Curiosity extends beyond individuals to relationships. When we approach conversations with a real desire to understand the viewpoints and experiences of those around us, we create deeper and more meaningful relationships. Active listening, which is a way curiosity shows itself, helps us connect deeply with others. When we ask open-ended questions and aim to understand instead of judge, we create an atmosphere of trust and empathy. Curiosity in relationships not only makes our connections stronger but also makes communication better and conflict resolution easier.

Our wellbeing is intimately connected to curiosity. Engaging in new experiences triggers the pleasure centres in our brains, promoting our overall mental wellbeing. Whether it’s embracing a new hobby, exploring uncharted destinations or mastering a fresh skill, curiosity has the power to enhance our happiness and contribute to our overall health and wellness.

Curiosity keeps our minds agile, warding off cognitive decline. By engaging in mentally stimulating activities like solving puzzles, learning a new language or exploring unfamiliar subjects, we can even help prevent conditions like dementia. This interplay between  curiosity, mental wellbeing and the positive impact on physical health underscores the holistic importance of nurturing our innate curiosity.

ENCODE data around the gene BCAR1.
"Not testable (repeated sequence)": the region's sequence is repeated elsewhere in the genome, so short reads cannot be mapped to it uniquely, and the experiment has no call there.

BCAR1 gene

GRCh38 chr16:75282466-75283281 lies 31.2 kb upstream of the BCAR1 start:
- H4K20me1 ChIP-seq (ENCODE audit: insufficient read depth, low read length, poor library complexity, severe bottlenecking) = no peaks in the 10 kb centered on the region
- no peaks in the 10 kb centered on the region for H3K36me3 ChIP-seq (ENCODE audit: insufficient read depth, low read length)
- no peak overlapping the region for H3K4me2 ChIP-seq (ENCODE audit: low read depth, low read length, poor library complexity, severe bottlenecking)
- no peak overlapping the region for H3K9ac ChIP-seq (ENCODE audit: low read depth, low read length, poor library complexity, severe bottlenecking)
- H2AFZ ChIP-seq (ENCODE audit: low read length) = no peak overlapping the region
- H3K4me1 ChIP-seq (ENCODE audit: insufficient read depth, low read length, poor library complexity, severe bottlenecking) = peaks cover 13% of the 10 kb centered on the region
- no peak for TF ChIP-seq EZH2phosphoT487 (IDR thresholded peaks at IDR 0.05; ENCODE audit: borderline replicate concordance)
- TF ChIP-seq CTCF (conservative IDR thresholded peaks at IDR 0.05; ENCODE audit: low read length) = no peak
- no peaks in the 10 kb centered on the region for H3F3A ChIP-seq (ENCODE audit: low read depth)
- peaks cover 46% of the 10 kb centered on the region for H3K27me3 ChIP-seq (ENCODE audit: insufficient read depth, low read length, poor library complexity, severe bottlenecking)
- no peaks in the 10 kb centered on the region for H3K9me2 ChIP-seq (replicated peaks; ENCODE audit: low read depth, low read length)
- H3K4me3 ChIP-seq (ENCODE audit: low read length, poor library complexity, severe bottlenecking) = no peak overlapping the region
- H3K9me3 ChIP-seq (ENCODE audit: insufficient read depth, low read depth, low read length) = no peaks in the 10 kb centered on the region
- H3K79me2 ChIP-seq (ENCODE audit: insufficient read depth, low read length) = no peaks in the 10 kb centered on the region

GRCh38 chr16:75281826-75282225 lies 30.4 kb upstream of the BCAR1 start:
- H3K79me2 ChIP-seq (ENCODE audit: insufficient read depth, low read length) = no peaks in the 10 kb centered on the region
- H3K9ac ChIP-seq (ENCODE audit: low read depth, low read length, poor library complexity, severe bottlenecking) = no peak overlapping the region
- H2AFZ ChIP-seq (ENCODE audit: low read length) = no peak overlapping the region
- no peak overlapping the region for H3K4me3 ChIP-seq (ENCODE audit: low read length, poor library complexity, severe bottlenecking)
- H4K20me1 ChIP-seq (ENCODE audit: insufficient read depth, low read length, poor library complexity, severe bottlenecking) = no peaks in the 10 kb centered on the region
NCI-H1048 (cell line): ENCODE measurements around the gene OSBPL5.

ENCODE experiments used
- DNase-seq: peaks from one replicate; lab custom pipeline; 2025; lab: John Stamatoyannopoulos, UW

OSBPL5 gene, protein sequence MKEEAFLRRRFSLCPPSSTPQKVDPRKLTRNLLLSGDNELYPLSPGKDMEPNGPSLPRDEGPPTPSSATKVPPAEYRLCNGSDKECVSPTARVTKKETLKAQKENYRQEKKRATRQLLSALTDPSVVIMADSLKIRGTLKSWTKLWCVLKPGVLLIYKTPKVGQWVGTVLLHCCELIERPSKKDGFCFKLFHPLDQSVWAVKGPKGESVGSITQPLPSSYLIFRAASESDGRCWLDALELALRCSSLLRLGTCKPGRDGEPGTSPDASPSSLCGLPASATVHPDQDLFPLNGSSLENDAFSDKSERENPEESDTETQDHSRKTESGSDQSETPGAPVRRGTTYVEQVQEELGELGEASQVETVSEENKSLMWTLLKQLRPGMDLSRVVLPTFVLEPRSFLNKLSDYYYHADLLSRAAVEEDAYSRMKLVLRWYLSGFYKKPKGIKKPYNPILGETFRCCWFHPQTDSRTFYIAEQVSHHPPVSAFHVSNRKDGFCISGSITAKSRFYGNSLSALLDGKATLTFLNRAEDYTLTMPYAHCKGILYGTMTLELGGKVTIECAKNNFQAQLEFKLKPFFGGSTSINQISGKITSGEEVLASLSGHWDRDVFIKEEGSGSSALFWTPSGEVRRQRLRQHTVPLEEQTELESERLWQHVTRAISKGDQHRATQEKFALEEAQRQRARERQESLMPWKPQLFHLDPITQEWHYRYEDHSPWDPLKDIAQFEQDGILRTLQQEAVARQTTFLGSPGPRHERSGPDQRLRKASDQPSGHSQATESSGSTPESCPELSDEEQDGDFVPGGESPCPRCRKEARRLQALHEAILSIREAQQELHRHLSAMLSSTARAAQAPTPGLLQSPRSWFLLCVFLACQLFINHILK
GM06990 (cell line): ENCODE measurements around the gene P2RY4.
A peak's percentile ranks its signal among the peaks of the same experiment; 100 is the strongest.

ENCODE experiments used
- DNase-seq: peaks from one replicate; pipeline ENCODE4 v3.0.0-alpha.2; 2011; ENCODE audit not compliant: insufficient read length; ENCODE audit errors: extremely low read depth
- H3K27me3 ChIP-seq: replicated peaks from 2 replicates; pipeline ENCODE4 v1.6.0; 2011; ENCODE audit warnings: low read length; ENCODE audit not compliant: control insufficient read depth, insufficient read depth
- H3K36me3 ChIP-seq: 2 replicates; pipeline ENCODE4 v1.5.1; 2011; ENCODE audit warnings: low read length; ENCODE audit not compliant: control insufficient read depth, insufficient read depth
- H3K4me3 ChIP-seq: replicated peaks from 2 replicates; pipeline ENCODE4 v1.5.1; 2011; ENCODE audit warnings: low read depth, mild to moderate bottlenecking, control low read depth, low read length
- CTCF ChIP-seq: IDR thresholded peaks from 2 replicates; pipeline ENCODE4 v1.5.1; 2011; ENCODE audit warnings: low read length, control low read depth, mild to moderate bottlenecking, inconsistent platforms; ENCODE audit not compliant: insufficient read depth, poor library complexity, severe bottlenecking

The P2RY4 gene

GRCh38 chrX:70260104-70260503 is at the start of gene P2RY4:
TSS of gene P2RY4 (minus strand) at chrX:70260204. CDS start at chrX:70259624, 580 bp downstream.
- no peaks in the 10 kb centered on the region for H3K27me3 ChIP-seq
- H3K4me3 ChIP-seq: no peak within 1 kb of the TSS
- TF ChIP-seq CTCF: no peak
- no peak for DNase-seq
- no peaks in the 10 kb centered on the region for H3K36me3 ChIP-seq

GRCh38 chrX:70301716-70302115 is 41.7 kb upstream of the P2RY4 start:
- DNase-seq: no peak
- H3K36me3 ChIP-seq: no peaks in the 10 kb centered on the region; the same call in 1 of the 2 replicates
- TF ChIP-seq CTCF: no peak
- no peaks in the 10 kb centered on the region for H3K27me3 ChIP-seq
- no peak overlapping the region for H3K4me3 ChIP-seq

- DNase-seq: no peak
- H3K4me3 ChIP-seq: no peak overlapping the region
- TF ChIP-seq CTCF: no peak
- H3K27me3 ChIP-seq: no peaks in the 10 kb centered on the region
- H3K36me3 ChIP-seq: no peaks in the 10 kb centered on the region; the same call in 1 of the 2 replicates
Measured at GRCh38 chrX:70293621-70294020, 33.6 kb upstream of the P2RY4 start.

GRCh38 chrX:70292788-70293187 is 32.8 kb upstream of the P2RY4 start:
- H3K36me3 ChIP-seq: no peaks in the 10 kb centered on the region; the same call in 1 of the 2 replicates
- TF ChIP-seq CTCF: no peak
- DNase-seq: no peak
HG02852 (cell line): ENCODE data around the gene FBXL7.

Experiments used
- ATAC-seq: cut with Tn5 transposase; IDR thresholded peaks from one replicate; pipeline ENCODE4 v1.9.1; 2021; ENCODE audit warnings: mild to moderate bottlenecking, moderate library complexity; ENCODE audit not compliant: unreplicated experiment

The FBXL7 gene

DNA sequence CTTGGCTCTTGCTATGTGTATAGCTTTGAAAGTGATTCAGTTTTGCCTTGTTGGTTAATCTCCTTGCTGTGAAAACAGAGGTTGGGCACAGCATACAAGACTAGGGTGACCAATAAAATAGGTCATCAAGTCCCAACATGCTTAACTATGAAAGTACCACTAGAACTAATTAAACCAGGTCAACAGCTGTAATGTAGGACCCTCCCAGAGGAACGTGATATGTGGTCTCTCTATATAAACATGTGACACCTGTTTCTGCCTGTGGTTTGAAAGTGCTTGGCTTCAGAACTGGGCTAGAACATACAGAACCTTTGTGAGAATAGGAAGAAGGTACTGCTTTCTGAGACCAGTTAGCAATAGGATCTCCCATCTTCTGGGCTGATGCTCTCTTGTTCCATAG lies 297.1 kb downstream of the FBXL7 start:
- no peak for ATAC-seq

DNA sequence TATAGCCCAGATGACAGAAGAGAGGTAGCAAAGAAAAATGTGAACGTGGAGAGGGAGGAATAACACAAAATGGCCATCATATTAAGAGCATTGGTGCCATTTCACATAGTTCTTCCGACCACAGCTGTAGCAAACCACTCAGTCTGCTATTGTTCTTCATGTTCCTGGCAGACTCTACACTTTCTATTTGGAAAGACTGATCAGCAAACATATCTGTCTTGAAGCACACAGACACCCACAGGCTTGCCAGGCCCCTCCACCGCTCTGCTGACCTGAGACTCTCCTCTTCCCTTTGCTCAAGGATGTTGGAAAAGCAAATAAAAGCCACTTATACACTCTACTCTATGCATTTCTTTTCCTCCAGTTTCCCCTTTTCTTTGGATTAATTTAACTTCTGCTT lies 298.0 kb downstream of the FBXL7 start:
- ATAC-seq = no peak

Additionally, curiosity helps us bounce back when faced with challenges. It instils a growth mindset, where setbacks are seen as chances to learn and grow, as suggested by Dweck (2006). This perspective significantly contributes to our psychological wellbeing.

Cultivating curiosity is a lifelong journey, and it starts with a shift in mindset. Here are some strategies to nurture and harness the power of curiosity:

Stay Open to New Experiences: Embrace novelty in your life, whether it’s trying a new cuisine, exploring a different culture, or learning a musical instrument.

Keep Asking Questions: Don’t hesitate to ask questions, even if they seem trivial. Encourage a culture of curiosity around you, where questions are celebrated.

Challenge Assumptions: Regularly examine your own assumptions and beliefs. Curiosity often begins with questioning what we take for granted.

Embrace Uncertainty: Understand that not knowing everything is perfectly fine. Curiosity thrives in the unknown.

Learn Continuously: Dedicate time to lifelong learning. It can be through reading, online courses, or simply engaging in thought-provoking discussions.